Use OASIS data as springboard to QI

New England agency offers tips for its use

It may be years before you receive benchmarking information from the Baltimore-based Health Care Financing Administration (HCFA) about your Outcome and Assessment Information Set (OASIS) data.

And it will be a while before any private companies are able to provide you with valid comparisons with agencies in your area. But it's still possible to put together some great quality improvement projects with the OASIS data you collect.

Affiliated Community Visiting Nurse Association in Rockland, MA, has used its OASIS forms to create several QI tools. One tool measures a patient's functional status and gives nurses objective information to help determine how many hours a week a patient will need home health aide visits, says Joanne O'Regan, MS, RN, vice president of admissions for the agency, which was formed last year when eight separate VNAs merged. Affiliated Community VNA serves southeastern Massachusetts.

After using the tool for less than a year, the agency already has some important data that compare the patient's needs with the kind of services the patient is receiving, says Kathleen Hernon, BSN, RN, performance improvement coordinator.

The agency also has used the aide's visit tool to assist with its utilization review process, which is a requirement of Medicare's interim payment system (IPS), says Joanne Dalton, PhD, RN, CS, program development manager.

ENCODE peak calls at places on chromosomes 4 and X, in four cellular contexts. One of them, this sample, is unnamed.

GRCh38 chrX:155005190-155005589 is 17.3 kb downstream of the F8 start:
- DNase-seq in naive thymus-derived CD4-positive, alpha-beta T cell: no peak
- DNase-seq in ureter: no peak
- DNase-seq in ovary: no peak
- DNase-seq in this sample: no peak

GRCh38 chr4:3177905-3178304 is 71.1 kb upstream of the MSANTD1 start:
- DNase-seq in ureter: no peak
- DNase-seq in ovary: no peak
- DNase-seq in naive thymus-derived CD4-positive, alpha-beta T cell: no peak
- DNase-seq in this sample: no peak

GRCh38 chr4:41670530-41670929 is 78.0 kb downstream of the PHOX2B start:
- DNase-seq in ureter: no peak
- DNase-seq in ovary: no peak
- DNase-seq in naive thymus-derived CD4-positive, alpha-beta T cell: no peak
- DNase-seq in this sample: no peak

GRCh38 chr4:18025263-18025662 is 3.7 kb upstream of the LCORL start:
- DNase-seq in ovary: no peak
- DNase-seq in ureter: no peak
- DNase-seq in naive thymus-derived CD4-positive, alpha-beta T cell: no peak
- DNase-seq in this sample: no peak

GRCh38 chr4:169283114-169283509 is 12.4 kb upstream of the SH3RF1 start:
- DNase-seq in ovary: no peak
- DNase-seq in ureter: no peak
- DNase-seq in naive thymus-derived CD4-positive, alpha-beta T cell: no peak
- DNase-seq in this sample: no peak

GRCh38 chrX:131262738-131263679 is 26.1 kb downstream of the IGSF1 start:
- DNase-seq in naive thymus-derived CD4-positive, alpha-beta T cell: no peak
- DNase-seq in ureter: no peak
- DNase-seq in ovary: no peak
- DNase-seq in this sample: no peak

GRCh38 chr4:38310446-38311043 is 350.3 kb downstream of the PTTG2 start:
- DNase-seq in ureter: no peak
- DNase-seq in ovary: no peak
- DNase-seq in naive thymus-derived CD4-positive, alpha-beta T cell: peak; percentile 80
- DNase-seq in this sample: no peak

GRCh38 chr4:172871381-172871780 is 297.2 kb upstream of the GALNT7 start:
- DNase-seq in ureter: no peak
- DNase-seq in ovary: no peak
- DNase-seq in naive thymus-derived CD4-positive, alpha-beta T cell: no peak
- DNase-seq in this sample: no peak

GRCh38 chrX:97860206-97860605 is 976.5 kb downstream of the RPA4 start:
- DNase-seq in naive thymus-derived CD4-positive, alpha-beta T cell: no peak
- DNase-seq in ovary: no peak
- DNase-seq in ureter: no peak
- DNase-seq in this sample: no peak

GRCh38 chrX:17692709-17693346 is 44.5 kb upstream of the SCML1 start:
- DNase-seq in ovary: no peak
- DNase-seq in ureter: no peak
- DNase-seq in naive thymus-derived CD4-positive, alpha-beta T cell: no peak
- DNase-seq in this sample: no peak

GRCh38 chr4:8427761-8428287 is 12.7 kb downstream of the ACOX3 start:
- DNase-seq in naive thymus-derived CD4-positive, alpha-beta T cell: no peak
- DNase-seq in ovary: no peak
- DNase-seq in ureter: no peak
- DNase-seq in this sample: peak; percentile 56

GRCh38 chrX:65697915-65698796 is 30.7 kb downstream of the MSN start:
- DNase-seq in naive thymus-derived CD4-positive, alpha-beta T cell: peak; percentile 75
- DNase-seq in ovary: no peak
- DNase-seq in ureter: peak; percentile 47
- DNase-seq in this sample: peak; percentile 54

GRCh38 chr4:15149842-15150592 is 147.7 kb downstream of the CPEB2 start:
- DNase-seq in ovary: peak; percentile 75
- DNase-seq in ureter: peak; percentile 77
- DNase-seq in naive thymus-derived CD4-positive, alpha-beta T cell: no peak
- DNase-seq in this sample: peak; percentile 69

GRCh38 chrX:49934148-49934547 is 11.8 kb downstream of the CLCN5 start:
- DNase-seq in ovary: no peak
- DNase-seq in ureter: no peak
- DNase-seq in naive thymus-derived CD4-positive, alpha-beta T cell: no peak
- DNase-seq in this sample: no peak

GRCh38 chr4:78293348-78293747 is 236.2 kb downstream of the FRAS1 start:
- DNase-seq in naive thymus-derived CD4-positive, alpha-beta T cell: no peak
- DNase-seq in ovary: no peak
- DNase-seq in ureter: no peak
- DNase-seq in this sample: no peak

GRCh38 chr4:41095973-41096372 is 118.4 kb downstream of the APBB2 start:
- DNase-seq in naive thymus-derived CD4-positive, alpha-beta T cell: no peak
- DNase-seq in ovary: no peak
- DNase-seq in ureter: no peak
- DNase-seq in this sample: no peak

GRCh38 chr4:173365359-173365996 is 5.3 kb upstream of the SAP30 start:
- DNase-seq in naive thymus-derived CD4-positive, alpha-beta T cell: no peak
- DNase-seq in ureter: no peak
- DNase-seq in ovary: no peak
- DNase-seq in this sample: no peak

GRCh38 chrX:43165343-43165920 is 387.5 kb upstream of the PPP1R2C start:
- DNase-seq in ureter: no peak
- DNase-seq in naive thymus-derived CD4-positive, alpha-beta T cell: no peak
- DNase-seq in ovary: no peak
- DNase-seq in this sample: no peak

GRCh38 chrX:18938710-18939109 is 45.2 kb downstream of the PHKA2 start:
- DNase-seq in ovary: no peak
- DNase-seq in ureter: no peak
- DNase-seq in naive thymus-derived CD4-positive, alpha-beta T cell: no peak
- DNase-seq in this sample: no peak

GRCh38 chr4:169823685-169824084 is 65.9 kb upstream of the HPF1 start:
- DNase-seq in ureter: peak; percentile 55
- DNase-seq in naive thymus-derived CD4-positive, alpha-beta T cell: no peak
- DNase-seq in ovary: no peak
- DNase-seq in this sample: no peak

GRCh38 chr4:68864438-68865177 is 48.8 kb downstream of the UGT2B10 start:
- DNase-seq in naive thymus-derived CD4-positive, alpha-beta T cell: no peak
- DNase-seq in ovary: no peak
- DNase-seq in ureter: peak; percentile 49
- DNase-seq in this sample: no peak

The OASIS data also were used to create a tool for patients with cardiac problems and patients with Parkinson's Disease. O'Regan says the goal for each patient group is to achieve better outcomes by identifying whether patients improved on several different measures.

HCFA plans to use OASIS data while implementing a prospective payment system for home care agencies. HCFA will require Medicare-certified home care agencies to begin reporting OASIS data Jan. 1. Once OASIS data are collected nationwide, then it may be possible for HCFA or private companies to use the data for benchmarking home care outcomes on a variety of measures. The data already have been used for limited benchmarking purposes in national pilot projects, including HCFA-funded studies that focus on outcomes-based quality improvement.

Agencies that only collect OASIS data for Medicare requirements and then wait a year or longer for feedback from HCFA are missing out on a good opportunity, O'Regan says.

A good guide for staff

"You can manipulate data in-house and come up with quality improvement reports, marketing reports, and HMO reports based on the OASIS data you're already collecting," O'Regan explains. "That's why we're doing what we're doing, and we think every other agency should be doing it too."

O'Regan, Dalton, and Hernon explain how they've created these tools using OASIS data and what they hope to accomplish with them:

· Aide's visit tool. The tool uses nine OASIS data set items that are each scored with numbers according to how high-functioning the patient is. The lowest score of zero would mean the patient is very high-functioning, Dalton says.

These data set items are pulled manually from the 25-page OASIS form. However, once the agency scans a version of its OASIS tool, nurses will be able to access the aide's visit tool on the computer, Dalton says.

Items measured are:

- the patient's cognitive functions;

- ambulation;

- transferring ability;

- bathing ability;

- toileting ability;

- dressing upper body;

- dressing lower body;

- bowel incontinence;

- urinary incontinence.

The tool adds these individual scores into one aggregate score relating to the patient's level of functioning. Patient scores range from zero to 36.